Former Penn State University players have come to their old coach's defense amid news that Joe Paterno will be stepping down in the wake of a child sex abuse scandal involving one of his former assistants.
Paterno's detractors are alleging the players are faithfully circling the wagons, just like any program would in the wake of the defamatory developments disgracing the university this week, but one ex-Nittany Lion says that isn't so.
Former NFL player Freddie Scott II was en route to a panel discussion at a Baptist children's home in Nashville on Wednesday when he took time to chat with CNN via telephone about his coach and alma mater. The panel was scheduled to discuss the church's role in helping children at risk.
Scott, who played under Paterno from 1993 to 1995 and is considered one of the school’s best-ever receivers, concedes that, to a degree, college football teams have a culture of protecting the program.
At Penn State it’s different, he said.
There, it's not about money or fame. There are no names on the backs of jerseys in State College. There is no logo on the helmet. Players go there because of tradition. They go there to play for a legend, he said.
“It’s a school where you go because of what Penn State stands for,” he said, and you’re protecting the program because of that legacy, not because of individuals.
Paterno teaches players that no individual is more important than the team, Scott said, adding he’s seen senior starters benched for failing tests in school.
Scott said he didn't want to speculate on what Paterno knew and what he should have or didn't do. What Jerry Sandusky is accused of doing is “repulsive and inexcusable,” and Scott said he can’t believe Paterno would have turned a blind eye to it.
“I’ve seen people kicked off the team for less. I’ve seen guys punished for not making it to breakfast,” he said. “This is something Joe wouldn't tolerate.”
Paterno focused on “doing the little things right,” whether it was waking up on time, working out hard or making grades. Paterno had assistants who would travel around campus making sure the football players were attending class, he said.
Scott, who played for the Nittany Lions when Sandusky was defensive coordinator, said no players with whom he’s spoken ever suspected the longtime Paterno assistant would use his position and influence to take advantage of boys, as was alleged in a 40-count indictment this week.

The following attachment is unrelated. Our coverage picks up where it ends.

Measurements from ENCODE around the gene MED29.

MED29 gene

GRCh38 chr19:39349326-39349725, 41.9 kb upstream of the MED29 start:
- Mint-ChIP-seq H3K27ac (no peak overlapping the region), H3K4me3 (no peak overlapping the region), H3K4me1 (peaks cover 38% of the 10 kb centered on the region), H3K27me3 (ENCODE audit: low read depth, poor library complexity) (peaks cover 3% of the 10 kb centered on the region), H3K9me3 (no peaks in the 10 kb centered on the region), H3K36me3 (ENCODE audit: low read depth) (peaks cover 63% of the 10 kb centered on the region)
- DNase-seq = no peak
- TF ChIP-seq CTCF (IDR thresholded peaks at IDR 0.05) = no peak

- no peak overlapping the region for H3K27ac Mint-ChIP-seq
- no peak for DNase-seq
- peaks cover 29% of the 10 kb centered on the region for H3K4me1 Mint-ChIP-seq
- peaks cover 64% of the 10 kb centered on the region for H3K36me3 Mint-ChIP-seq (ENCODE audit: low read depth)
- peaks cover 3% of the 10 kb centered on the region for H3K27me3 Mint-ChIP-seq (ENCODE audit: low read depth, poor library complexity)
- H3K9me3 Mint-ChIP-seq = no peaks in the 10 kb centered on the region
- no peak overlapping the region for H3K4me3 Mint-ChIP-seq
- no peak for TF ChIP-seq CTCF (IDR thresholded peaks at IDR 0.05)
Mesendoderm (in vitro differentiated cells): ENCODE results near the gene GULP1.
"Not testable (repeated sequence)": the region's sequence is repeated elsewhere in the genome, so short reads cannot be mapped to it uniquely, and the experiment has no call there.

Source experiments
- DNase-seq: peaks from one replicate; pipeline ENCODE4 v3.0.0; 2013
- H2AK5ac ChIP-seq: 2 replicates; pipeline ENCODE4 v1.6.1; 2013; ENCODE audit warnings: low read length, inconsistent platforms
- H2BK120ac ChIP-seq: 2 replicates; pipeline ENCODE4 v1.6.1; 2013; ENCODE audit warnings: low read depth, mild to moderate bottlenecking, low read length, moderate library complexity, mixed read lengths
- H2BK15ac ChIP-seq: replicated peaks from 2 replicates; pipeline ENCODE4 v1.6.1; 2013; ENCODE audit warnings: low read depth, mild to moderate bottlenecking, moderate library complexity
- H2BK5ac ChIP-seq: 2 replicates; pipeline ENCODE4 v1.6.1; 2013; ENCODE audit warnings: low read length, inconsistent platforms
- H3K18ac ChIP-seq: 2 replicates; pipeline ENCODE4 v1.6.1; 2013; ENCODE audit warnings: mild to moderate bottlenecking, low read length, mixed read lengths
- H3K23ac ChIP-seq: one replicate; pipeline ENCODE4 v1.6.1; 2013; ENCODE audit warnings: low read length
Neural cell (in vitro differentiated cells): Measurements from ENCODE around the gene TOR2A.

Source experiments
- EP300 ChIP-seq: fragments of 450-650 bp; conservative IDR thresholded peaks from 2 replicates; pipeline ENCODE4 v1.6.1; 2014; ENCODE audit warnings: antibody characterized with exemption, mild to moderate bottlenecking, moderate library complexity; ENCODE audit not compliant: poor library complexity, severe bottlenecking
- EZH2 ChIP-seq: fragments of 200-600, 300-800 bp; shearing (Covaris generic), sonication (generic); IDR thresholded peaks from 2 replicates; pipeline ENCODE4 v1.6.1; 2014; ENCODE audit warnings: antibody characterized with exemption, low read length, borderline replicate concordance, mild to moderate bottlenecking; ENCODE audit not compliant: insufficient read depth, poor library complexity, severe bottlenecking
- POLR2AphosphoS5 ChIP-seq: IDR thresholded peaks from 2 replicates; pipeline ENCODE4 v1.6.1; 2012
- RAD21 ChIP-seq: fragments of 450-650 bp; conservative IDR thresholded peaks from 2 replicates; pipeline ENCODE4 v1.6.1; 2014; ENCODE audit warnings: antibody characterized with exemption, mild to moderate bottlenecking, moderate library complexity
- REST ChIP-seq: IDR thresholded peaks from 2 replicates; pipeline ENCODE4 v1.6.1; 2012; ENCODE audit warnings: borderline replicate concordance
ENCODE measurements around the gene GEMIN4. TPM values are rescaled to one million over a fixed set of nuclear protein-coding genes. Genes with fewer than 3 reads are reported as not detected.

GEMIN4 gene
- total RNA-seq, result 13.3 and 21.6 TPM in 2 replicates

“This is something that none of us would have expected. None of us saw any tendencies, any clues,” he said. “We never heard a whisper of anything being done inappropriate.”
Scott was interviewed shortly after Paterno announced he will retire at the end of the season. The coach called the abuse allegations “a tragedy.”
"It is one of the great sorrows of my life. With the benefit of hindsight, I wish I had done more," Paterno said.
Scott said Paterno's departure marks the “end of an era where college athletics was about the student-athlete,” an era in which the student part of student-athlete was just as important as a young man's speed and physical attributes.
“What coach today in college athletics would say, ‘I know this guy is fast. I know this guy’s a game changer. I know he can help us win, but he can’t pass the SAT’?" Scott asked, explaining that Paterno regularly passed on recruits who didn't meet his academic standards.
In a way, it's ironic the Sandusky affair resulted in the end of Paterno’s career, he said.
Paterno kept his players out of the media. There were no inflammatory remarks before games, no braggadocio after. Even if they beat their opponent by 50, players were instructed to tell reporters it was a hard-fought game, that they were fortunate, that the “ball bounced our way,” Scott said.
“That was our script,” he said. “You play the game on the field, not in the media. He tried to keep us out of the media by doing the right things.”
If Sandusky is guilty, anyone who facilitated or ignored what the assistant coach was doing should be punished to the fullest extent of the law, Scott said, but he can't believe Paterno would betray a young person.
Scott, who today is a spokesman for the Christian-based All Pro Dad, which aims to make men better fathers, likened Paterno's “life of character and integrity” to that of ex-NFL coach Tony Dungy, who helped start the organization.
Scott said he isn't ready to assign guilt yet in the Sandusky matter, but he hopes Paterno can continue to work with and influence kids, something he believes gives the coach of more than six decades purpose.
“I’m hoping that Joe will be able to find a way with the university or an organization to allow him to continue to have a positive impact on young people.”